No matter what the talking heads and the editorial pages say, nobody can tell the future. I’ve been predicting the next regional war every year since the conflict with Gaza in 2014. It will happen some day, I’m sure. And if you wait for a time when everything is for sure, you should just cross Israel off your travel map. You should also cross off many of the great cities of Europe who have struggled with terrorism in recent years, and most of the Middle East, and North Africa, and much of Central Asia, and schools in the US where random shootings keep happening. Need I go on?

Not “As Seen on TV”

little boy child looking at screen
(“Look away! Don’t let it suck you in!”)

In Israeli Hebrew there is a common saying which translates more-or-less as, “You can’t see from there what you can see from here.” The over-saturation of news many of us live in can lead to a lot of false impressions. 24 hour cable news, hourly radio broadcasts, minute by minute tweets and facebook posts and updates and e-mails from relatives, etc., can give you the impression that the world is coming to an end. But the truth is much more boring. In most of the country, if you’re not glued to the news, your life is completely unaffected by any of the events on the news over the last several months. Even in Sderot, the Israeli city closest to the Gaza border and the most likely target of any Hamas rocket, kids still got on buses and went to school today. How can that be?

Because in Israel We Are Prepared

As opposed to London, or Paris, or New York, Israelis know what to do when bad stuff goes down in our neighborhood. When a terrorist attacks in Jerusalem, he is ‘neutralized’ in seconds, often by a civilian with military training (we have near-universal conscription), and rarely more than one or perhaps two victims will be injured. If someone launches a rocket at us? Every building built in Israel in the last three decades has a built in ‘safe room,’ you can go into and be protected. Public spaces like malls and office buildings have reinforced safe spaces able to hold thousands at a time in some cases. We know what to do. We know how to stay safe, and our country has invested tremendous amounts of money, technology, and elbow grease to develop the systems necessary to do so. Instead of the dazed look of New Yorkers wandering the streets on 9-11, or waiting in the towers not knowing what to do, if airplanes were crashing into downtown Tel Aviv, people would react immediately and head for safety in nearby shelters.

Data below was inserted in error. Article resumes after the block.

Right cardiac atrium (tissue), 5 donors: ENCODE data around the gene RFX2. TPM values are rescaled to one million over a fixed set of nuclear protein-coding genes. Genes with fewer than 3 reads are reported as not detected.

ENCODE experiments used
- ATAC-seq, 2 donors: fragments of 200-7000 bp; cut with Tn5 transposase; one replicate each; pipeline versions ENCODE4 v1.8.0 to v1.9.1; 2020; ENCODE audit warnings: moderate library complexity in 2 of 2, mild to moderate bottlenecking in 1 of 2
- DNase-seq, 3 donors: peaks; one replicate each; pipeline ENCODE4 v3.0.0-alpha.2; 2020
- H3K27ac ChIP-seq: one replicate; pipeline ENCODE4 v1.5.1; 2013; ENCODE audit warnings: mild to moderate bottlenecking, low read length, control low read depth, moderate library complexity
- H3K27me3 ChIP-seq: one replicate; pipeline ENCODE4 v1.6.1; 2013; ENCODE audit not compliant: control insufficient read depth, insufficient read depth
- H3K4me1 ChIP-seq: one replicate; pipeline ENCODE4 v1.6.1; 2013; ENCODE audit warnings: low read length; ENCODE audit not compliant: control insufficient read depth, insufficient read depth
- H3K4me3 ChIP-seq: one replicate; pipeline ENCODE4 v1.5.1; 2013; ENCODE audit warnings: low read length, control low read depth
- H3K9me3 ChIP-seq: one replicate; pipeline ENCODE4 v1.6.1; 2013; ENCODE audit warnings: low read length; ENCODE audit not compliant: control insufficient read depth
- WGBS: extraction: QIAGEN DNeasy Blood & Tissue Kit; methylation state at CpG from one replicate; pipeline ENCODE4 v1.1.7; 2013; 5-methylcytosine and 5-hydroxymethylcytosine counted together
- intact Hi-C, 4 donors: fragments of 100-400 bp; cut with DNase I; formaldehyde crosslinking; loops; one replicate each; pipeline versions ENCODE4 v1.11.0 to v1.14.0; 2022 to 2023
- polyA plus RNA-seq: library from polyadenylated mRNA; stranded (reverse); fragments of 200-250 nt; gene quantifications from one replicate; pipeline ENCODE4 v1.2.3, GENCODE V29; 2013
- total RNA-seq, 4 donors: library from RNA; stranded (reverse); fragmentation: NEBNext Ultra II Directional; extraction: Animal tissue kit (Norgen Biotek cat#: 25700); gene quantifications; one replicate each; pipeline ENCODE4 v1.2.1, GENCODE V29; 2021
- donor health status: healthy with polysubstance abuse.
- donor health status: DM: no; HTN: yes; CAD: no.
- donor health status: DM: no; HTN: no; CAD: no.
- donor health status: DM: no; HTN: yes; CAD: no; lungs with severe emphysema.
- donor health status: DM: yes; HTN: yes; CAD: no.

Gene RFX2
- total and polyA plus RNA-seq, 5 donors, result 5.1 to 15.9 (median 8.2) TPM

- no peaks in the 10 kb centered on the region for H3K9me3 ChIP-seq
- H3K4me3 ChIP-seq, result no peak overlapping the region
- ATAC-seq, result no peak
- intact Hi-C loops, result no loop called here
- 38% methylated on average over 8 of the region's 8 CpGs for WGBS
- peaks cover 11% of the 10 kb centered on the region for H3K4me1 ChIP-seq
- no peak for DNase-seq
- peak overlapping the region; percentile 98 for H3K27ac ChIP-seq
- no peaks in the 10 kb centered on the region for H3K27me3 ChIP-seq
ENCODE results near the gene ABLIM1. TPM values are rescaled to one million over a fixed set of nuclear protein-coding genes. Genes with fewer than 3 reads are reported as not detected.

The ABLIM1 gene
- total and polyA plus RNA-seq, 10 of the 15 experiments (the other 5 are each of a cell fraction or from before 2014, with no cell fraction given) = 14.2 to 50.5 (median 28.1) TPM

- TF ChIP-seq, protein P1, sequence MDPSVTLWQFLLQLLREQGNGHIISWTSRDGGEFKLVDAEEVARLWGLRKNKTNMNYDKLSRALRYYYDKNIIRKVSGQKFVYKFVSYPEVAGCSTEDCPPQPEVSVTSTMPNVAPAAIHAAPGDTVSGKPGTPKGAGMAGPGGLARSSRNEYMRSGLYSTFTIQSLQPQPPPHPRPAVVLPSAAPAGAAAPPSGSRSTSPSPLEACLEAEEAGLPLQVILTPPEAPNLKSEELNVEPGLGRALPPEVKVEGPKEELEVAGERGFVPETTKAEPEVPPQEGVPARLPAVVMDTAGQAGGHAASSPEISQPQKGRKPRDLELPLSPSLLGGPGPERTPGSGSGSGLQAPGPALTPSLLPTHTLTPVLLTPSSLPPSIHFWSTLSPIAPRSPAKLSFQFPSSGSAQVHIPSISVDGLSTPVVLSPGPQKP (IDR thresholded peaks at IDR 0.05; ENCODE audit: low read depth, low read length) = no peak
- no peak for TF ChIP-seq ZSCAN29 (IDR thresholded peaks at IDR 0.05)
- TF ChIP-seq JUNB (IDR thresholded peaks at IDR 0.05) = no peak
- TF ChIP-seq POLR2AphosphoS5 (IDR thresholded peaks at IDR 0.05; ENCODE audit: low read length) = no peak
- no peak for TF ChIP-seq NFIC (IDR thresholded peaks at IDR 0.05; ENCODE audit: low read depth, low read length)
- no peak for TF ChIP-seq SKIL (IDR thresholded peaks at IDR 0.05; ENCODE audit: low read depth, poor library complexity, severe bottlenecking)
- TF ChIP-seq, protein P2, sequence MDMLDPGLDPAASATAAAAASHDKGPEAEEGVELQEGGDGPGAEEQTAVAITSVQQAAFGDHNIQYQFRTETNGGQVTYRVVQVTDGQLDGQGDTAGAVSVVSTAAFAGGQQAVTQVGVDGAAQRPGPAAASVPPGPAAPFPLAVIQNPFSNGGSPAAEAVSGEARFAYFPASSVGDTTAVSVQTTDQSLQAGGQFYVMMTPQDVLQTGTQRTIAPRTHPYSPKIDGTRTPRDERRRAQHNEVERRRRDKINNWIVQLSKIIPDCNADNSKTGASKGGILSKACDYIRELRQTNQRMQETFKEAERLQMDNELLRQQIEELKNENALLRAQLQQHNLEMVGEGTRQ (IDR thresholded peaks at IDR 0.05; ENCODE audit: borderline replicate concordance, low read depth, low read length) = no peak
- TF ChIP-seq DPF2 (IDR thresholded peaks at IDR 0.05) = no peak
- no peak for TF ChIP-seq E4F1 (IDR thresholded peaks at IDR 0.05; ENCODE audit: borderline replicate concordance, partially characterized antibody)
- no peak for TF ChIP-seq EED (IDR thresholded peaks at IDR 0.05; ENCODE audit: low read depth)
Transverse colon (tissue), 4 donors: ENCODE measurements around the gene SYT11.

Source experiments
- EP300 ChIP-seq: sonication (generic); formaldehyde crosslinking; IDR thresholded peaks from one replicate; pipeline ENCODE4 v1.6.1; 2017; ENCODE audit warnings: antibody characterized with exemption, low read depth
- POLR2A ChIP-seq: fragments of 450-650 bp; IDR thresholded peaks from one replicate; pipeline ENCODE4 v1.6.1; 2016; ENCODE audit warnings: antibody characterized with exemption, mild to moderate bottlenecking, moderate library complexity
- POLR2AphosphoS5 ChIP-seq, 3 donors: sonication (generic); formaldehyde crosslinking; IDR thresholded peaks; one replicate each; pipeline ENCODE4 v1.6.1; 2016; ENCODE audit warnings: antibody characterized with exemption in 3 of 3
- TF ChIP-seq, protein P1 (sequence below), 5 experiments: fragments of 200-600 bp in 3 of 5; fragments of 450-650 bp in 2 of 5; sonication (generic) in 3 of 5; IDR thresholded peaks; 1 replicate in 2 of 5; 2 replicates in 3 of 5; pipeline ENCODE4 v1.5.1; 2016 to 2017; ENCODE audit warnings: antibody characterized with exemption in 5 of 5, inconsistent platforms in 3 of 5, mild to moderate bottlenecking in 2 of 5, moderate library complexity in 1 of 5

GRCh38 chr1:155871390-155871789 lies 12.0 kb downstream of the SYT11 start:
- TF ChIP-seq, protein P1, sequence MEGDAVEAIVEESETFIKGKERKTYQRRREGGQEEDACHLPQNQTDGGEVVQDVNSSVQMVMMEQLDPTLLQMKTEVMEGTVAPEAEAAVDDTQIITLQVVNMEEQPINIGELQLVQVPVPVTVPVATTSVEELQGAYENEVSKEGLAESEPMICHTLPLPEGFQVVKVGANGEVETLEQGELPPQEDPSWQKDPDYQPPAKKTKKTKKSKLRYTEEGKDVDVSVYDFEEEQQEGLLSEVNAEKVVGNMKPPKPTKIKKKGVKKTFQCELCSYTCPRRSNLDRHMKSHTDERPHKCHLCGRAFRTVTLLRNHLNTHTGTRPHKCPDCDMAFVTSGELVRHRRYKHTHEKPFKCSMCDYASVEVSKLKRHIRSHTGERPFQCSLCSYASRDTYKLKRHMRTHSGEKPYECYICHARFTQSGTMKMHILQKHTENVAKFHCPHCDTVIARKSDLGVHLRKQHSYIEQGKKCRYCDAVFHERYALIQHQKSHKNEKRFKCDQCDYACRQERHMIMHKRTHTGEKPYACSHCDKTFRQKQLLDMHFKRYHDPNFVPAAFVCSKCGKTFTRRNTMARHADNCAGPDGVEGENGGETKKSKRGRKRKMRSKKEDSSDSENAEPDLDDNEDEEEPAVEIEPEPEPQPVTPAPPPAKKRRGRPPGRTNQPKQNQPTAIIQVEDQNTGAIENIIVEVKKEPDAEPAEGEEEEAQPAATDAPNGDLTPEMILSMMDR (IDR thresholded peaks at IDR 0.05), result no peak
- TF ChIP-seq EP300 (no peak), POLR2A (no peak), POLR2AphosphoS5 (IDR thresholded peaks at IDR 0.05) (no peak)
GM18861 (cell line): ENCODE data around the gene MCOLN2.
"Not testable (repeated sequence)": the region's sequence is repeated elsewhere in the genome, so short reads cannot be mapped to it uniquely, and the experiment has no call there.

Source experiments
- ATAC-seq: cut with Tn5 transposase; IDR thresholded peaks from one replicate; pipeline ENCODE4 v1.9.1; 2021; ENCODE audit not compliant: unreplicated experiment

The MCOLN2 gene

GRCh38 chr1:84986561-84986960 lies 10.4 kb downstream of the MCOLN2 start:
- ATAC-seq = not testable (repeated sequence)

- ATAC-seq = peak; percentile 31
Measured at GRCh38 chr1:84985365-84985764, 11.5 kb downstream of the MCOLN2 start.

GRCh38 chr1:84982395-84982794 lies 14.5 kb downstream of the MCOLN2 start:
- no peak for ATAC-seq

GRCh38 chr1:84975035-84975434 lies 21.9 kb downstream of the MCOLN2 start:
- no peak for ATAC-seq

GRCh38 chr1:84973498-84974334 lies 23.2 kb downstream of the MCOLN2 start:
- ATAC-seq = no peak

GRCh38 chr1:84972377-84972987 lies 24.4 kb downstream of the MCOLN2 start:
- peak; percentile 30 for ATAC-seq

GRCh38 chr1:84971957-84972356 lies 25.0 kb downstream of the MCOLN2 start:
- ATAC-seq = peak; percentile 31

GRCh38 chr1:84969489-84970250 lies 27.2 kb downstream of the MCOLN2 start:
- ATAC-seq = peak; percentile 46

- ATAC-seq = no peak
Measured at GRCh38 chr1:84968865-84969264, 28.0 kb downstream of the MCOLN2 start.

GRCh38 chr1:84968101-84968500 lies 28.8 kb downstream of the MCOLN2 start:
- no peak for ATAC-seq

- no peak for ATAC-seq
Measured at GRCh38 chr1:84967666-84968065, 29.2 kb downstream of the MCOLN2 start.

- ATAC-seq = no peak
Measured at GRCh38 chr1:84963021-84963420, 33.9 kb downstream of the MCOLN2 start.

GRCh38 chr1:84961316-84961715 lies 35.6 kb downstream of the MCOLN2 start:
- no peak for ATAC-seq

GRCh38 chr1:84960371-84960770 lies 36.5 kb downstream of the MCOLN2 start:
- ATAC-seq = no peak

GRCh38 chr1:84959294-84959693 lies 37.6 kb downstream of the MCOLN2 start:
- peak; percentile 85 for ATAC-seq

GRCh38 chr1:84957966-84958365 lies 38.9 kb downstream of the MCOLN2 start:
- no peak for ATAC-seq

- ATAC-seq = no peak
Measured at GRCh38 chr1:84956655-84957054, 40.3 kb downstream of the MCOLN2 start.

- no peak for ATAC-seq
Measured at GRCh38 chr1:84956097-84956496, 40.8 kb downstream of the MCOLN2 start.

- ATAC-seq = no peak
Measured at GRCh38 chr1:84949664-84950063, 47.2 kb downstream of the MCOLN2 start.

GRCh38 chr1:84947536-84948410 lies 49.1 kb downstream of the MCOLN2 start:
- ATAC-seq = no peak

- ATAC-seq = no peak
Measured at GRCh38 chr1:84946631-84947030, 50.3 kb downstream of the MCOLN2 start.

The World Holds our Greatest Strength Against Us

idf soldier stands next to tank by flag at sunset
(Our soldiers work hard to keep us safe.)

In fact, Israel is so effective at preventing loss of life on our side that we are constantly berated by international bodies for the ‘disproportionate force’ we use in response to attacks by our enemies. In the war between Israel and Gaza in 2014, over 2,000 people died in Gaza, including 66 of our brave soldiers, and only 5 in Israel. FIVE. This is the kind of disproportionality we want. This is the difference between a modern state which uses its military might to protect its citizens, and a terrorist state which uses their citizens to protect their ‘military.’ Even in the worst case scenario, all out war, you are still statistically safer in Israel in wartime than at peace time in many metropolitan areas in the US.

It All Comes Down to This

So what’s the upshot? I don’t know the future and neither do you. But I can tell you what is most likely to happen if you come anyway. Either you will have a great time touring the country and nothing will happen, or in the very worst case scenario you will have a bit of a scare and get a great story out of it, all while showing your support for Israel.

(Come see the miracle for yourself!)

So far I’ve stayed away from ideological reasons because I wanted to make it clear that safety is more of an imagined issue, or one that can be easily managed, rather than something that should put the kibosh on your travel plans. But I also want to make an argument to your heart. And that argument goes something like this: After 2,000 years of exile a small people has returned to our ancestral, tribal lands in the Middle East. A mere three years after the ashes of Auschwitz, we fought off multiple invading armies and established a new-old state on a tiny sliver of land along the Mediterranean coast. And though our enemies have never stopped trying to destroy us we have built a flourishing country, with a strong economy, one of the world’s most powerful armies, one of the longest lifespans of people anywhere on Earth, a country that is hopeful and runs joyfully to the future, where people have lots of kids and look forward to a better tomorrow. Come to Israel to support that, to be part of our story, and to stand in solidarity on the right side of history.